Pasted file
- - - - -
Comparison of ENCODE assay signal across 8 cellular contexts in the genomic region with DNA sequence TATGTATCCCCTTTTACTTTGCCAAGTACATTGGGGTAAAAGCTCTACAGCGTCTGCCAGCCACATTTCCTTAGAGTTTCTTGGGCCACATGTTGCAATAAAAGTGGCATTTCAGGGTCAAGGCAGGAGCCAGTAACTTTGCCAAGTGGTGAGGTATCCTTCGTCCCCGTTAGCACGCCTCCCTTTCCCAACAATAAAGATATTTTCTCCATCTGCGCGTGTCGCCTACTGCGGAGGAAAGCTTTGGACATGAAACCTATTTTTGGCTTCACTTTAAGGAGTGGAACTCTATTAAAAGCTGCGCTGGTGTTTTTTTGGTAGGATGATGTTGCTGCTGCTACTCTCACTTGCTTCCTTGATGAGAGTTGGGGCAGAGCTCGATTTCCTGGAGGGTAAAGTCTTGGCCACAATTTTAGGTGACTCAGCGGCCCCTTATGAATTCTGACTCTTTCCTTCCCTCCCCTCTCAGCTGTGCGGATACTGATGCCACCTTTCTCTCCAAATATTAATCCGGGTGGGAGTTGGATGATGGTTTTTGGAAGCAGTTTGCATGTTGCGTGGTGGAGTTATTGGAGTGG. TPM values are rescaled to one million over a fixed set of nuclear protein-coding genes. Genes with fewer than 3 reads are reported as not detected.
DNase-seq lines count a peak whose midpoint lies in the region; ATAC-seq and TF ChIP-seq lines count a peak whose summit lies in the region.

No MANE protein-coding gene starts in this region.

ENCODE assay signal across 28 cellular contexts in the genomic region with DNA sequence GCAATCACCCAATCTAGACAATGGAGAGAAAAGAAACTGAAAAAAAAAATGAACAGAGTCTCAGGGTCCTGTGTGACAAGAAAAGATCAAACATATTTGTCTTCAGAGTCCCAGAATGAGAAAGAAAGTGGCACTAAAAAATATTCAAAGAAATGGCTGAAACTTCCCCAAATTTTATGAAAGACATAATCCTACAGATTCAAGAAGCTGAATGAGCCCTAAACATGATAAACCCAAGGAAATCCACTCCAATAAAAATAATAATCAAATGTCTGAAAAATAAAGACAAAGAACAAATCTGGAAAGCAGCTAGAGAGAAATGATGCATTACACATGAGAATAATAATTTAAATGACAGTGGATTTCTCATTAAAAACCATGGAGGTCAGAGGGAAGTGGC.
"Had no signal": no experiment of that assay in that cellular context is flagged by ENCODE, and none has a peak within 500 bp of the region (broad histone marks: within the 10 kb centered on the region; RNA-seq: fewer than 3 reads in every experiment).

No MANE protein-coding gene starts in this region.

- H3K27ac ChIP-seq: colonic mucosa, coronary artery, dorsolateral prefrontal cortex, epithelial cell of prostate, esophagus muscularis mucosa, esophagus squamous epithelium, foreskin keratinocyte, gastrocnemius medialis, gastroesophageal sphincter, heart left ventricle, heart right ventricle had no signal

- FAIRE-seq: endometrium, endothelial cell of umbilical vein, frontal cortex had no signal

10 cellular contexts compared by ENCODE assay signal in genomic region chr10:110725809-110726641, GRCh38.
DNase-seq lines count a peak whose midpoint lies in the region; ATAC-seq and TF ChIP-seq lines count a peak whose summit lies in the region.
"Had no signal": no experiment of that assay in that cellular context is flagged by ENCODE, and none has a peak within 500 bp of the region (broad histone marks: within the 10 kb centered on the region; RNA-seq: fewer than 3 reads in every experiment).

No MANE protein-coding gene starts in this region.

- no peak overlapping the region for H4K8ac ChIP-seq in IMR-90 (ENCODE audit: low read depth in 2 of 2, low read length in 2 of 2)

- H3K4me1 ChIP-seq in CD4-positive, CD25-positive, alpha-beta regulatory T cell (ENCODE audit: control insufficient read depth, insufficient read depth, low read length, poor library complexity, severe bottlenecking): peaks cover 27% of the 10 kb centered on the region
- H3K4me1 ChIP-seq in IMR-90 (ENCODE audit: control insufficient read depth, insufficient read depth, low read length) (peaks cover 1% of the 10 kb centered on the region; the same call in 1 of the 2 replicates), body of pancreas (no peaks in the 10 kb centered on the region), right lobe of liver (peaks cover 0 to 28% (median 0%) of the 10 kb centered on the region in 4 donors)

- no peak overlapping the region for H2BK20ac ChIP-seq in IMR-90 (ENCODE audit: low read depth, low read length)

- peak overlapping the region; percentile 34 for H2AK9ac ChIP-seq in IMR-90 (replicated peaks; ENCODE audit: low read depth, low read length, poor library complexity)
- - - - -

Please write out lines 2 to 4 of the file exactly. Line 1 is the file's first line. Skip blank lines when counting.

DNase-seq lines count a peak whose midpoint lies in the region; ATAC-seq and TF ChIP-seq lines count a peak whose summit lies in the region.

No MANE protein-coding gene starts in this region.

ENCODE assay signal across 28 cellular contexts in the genomic region with DNA sequence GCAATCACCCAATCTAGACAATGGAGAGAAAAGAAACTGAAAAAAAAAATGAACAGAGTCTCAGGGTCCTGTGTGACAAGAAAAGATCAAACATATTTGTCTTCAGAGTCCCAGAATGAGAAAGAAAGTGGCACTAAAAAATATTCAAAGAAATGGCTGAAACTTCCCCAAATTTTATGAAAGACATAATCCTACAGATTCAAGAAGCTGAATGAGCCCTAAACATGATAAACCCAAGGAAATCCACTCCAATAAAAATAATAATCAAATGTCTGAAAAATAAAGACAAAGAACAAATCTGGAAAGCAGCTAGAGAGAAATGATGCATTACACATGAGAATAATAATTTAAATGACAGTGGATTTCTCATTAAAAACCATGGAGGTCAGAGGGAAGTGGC.